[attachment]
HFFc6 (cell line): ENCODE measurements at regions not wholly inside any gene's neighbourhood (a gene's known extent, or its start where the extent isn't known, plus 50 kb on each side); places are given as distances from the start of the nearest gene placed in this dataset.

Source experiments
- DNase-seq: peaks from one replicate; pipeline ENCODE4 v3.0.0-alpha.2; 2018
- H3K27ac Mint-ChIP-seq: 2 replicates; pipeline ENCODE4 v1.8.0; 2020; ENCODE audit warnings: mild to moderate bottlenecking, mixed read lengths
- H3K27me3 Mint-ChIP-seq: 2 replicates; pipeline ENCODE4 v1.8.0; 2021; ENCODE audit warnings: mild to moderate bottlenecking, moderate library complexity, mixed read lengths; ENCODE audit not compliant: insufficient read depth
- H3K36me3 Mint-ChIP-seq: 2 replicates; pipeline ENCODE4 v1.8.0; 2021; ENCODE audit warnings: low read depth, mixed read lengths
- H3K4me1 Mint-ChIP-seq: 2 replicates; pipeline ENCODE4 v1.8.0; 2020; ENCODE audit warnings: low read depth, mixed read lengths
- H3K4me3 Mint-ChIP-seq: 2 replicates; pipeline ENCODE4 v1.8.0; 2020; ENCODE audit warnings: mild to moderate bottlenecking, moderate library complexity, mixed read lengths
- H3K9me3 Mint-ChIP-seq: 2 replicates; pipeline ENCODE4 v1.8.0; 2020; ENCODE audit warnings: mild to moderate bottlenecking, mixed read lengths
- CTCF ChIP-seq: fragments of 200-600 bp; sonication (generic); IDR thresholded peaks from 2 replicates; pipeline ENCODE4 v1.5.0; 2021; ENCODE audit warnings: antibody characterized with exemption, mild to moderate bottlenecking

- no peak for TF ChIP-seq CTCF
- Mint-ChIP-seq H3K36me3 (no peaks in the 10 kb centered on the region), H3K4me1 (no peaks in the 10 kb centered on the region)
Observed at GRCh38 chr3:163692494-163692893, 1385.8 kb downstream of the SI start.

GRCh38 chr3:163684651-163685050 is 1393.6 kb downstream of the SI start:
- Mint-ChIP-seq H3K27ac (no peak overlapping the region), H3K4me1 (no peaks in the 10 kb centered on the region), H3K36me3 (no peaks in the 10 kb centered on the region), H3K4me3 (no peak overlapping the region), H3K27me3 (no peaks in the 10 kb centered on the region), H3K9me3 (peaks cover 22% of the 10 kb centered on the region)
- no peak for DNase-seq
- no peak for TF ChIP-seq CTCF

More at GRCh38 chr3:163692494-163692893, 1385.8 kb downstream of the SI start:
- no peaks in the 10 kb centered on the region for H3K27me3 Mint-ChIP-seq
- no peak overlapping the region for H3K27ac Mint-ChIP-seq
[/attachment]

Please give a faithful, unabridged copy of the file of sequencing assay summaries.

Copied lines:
HFFc6 (cell line): ENCODE measurements at regions not wholly inside any gene's neighbourhood (a gene's known extent, or its start where the extent isn't known, plus 50 kb on each side); places are given as distances from the start of the nearest gene placed in this dataset.

Source experiments
- DNase-seq: peaks from one replicate; pipeline ENCODE4 v3.0.0-alpha.2; 2018
- H3K27ac Mint-ChIP-seq: 2 replicates; pipeline ENCODE4 v1.8.0; 2020; ENCODE audit warnings: mild to moderate bottlenecking, mixed read lengths
- H3K27me3 Mint-ChIP-seq: 2 replicates; pipeline ENCODE4 v1.8.0; 2021; ENCODE audit warnings: mild to moderate bottlenecking, moderate library complexity, mixed read lengths; ENCODE audit not compliant: insufficient read depth
- H3K36me3 Mint-ChIP-seq: 2 replicates; pipeline ENCODE4 v1.8.0; 2021; ENCODE audit warnings: low read depth, mixed read lengths
- H3K4me1 Mint-ChIP-seq: 2 replicates; pipeline ENCODE4 v1.8.0; 2020; ENCODE audit warnings: low read depth, mixed read lengths
- H3K4me3 Mint-ChIP-seq: 2 replicates; pipeline ENCODE4 v1.8.0; 2020; ENCODE audit warnings: mild to moderate bottlenecking, moderate library complexity, mixed read lengths
- H3K9me3 Mint-ChIP-seq: 2 replicates; pipeline ENCODE4 v1.8.0; 2020; ENCODE audit warnings: mild to moderate bottlenecking, mixed read lengths
- CTCF ChIP-seq: fragments of 200-600 bp; sonication (generic); IDR thresholded peaks from 2 replicates; pipeline ENCODE4 v1.5.0; 2021; ENCODE audit warnings: antibody characterized with exemption, mild to moderate bottlenecking

- no peak for TF ChIP-seq CTCF
- Mint-ChIP-seq H3K36me3 (no peaks in the 10 kb centered on the region), H3K4me1 (no peaks in the 10 kb centered on the region)
Observed at GRCh38 chr3:163692494-163692893, 1385.8 kb downstream of the SI start.

GRCh38 chr3:163684651-163685050 is 1393.6 kb downstream of the SI start:
- Mint-ChIP-seq H3K27ac (no peak overlapping the region), H3K4me1 (no peaks in the 10 kb centered on the region), H3K36me3 (no peaks in the 10 kb centered on the region), H3K4me3 (no peak overlapping the region), H3K27me3 (no peaks in the 10 kb centered on the region), H3K9me3 (peaks cover 22% of the 10 kb centered on the region)
- no peak for DNase-seq
- no peak for TF ChIP-seq CTCF

More at GRCh38 chr3:163692494-163692893, 1385.8 kb downstream of the SI start:
- no peaks in the 10 kb centered on the region for H3K27me3 Mint-ChIP-seq
- no peak overlapping the region for H3K27ac Mint-ChIP-seq